Thanks for the comeback! On the exhaust- I too am in California (Central San Joaquin Valley); when the muffler shop first put on the exhaust, we left the catalytic converter off because it was close to closing time! For a few days, the exhaust had such a loud turbo whistle (very shrill too!) that I welcomed putting the converter back on! It got rid of the whistle, and I noticed no difference in performance. To me the main benefit was cooler exhaust temps, plus a small power increase. Plus, the larger pipe even looked a little better. The larger exhaust helps when working it hard, as the stock unit makes the turbo run a lot hotter. I never had any EGR-related problems, and credit the freer-flowing exhaust for that.
Thanks for the Atwood OD-50 comments! I think that is the coming thing in RV water heaters.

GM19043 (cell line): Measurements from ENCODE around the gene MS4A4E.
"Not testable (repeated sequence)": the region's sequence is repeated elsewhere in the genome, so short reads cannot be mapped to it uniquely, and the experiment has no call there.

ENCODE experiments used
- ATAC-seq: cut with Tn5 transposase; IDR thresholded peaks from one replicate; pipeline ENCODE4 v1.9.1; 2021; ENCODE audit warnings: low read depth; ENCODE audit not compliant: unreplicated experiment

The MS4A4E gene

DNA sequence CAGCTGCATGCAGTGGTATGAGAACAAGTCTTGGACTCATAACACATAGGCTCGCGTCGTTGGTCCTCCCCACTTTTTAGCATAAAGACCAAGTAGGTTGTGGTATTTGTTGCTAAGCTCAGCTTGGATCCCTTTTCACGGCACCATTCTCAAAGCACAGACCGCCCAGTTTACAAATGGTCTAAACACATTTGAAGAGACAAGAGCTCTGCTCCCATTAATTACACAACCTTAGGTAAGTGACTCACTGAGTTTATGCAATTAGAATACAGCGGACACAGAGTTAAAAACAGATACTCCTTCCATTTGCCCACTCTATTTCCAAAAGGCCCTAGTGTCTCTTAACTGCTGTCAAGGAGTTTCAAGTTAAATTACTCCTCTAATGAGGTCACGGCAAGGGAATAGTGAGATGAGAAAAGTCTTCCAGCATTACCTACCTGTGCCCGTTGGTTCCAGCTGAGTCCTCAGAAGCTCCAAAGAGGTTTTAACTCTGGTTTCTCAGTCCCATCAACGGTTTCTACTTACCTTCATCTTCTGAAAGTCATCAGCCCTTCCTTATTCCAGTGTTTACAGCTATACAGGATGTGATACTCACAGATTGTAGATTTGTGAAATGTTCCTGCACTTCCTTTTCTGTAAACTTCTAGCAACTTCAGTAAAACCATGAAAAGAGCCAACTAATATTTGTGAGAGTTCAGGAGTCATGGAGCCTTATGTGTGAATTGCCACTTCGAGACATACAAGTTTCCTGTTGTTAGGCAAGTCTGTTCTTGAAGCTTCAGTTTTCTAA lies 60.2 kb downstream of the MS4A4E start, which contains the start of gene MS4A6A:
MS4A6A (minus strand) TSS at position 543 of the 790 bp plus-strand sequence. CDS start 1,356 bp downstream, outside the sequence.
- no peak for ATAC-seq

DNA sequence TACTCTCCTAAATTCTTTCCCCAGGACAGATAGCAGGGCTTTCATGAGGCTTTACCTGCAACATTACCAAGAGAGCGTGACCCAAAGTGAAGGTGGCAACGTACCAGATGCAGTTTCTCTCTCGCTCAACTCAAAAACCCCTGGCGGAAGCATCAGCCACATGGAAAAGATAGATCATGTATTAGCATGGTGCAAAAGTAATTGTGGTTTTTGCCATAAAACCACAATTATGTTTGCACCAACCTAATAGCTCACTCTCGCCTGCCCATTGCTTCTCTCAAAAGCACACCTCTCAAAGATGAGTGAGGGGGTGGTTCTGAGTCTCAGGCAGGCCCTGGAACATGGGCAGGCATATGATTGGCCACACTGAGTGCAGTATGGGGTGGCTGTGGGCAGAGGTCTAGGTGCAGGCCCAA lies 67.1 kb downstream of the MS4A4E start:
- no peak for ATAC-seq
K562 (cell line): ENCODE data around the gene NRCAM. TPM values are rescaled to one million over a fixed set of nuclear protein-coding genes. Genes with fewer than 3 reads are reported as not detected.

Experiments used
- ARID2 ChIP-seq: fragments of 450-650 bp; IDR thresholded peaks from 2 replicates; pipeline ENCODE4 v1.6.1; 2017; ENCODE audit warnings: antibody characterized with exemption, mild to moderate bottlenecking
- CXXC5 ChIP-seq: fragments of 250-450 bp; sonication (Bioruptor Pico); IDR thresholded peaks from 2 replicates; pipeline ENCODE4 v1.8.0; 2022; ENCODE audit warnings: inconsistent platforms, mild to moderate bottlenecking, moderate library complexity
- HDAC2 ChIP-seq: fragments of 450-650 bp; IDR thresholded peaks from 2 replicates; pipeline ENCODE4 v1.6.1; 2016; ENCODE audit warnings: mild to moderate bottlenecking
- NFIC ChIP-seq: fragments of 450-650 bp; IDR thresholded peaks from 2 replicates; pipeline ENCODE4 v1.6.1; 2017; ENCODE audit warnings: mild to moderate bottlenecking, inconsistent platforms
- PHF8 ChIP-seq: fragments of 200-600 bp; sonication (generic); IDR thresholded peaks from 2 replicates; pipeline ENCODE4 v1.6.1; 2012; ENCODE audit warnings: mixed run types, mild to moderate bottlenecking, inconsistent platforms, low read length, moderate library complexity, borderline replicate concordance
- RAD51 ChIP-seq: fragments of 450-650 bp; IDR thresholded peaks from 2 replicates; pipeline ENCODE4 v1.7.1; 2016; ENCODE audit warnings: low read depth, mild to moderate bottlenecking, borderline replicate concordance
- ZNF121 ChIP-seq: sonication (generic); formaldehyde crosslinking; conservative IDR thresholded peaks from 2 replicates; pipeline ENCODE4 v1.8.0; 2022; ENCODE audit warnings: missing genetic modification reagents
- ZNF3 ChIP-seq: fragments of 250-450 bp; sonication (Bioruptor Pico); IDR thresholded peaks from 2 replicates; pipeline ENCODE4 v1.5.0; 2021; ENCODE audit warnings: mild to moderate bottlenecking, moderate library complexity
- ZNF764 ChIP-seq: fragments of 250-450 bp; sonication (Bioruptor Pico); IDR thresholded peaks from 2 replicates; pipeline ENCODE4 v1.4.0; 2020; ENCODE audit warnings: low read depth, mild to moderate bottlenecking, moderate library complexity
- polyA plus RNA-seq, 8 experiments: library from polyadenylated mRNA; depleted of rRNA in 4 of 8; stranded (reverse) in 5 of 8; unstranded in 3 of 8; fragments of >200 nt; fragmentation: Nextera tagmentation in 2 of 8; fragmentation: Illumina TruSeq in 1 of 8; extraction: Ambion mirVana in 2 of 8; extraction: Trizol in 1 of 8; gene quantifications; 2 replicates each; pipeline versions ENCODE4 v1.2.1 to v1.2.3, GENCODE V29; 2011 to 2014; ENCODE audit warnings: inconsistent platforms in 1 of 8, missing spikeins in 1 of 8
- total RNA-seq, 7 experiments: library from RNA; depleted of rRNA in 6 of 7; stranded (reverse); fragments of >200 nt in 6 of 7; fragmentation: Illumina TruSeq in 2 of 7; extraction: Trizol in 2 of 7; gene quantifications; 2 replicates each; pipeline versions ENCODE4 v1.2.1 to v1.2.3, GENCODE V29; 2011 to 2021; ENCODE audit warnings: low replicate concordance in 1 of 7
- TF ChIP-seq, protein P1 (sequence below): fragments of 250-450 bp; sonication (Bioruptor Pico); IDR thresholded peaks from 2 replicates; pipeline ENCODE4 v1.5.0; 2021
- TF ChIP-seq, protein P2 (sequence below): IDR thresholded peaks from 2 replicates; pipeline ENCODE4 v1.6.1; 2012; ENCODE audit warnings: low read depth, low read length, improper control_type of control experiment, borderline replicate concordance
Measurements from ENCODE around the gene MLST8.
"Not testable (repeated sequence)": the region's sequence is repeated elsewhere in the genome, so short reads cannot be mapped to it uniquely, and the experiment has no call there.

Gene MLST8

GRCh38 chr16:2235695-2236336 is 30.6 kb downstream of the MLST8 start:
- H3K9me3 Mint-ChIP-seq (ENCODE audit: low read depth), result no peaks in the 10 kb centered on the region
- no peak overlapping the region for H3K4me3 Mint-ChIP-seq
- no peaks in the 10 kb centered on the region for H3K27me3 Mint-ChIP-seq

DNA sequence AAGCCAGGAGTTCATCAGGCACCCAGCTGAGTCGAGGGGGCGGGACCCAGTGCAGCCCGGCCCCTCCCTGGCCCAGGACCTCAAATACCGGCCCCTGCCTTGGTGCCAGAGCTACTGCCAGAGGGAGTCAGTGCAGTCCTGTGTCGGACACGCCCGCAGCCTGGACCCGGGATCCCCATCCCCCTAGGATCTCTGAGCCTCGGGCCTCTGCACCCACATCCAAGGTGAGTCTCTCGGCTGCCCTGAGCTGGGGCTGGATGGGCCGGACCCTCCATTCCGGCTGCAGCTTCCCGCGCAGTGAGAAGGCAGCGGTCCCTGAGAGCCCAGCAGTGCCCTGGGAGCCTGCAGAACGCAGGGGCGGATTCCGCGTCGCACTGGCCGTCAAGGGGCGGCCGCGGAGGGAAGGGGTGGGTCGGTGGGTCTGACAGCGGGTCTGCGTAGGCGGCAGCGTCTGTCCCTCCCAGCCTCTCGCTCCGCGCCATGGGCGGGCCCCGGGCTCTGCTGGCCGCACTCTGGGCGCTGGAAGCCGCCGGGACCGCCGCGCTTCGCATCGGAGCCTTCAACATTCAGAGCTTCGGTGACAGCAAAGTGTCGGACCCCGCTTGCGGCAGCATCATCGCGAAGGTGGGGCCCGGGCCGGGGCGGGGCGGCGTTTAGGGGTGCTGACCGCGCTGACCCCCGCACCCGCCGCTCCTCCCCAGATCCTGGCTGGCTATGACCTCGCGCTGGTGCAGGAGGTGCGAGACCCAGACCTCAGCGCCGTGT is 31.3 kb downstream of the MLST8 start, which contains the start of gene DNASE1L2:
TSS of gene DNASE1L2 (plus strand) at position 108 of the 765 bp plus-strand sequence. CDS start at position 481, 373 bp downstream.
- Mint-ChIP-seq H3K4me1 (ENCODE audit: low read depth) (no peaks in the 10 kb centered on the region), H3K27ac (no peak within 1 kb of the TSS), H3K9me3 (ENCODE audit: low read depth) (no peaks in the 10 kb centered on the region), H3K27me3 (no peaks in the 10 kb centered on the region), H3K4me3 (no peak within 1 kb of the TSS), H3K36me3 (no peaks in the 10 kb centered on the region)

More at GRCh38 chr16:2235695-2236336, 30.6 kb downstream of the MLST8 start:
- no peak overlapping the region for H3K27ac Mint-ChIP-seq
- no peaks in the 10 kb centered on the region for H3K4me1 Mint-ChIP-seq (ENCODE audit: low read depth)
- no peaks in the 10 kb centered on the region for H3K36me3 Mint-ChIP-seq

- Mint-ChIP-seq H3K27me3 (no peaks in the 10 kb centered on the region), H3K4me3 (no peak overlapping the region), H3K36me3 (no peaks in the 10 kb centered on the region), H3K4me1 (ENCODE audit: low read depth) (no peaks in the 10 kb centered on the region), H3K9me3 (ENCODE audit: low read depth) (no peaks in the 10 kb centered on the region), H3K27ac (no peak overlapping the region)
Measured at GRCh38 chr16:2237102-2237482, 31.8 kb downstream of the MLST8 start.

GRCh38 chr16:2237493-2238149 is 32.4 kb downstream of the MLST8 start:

Cheers to you and yours!
 
Propex heater

The propex has the BTU output we needed for our interior. We were also able to vent to intake and outtake remotely, while installing it in a cabinet. There are several articles available on the ease of installation. We ordered our from Westy.
 
If you are planning on leaving North America one disadvantage of a propane space/water heater is relatively rapid use of gas and the need to refill often in cool/cold weather, which can be problematic depending on country and availability of adapters. Just using propane for cooking, I used a little over half of a 20 lb cylinder in 6mos of camping in Australia. And the truck carries 2 of them. So I figure I'm good for over 1.5 years of cooking.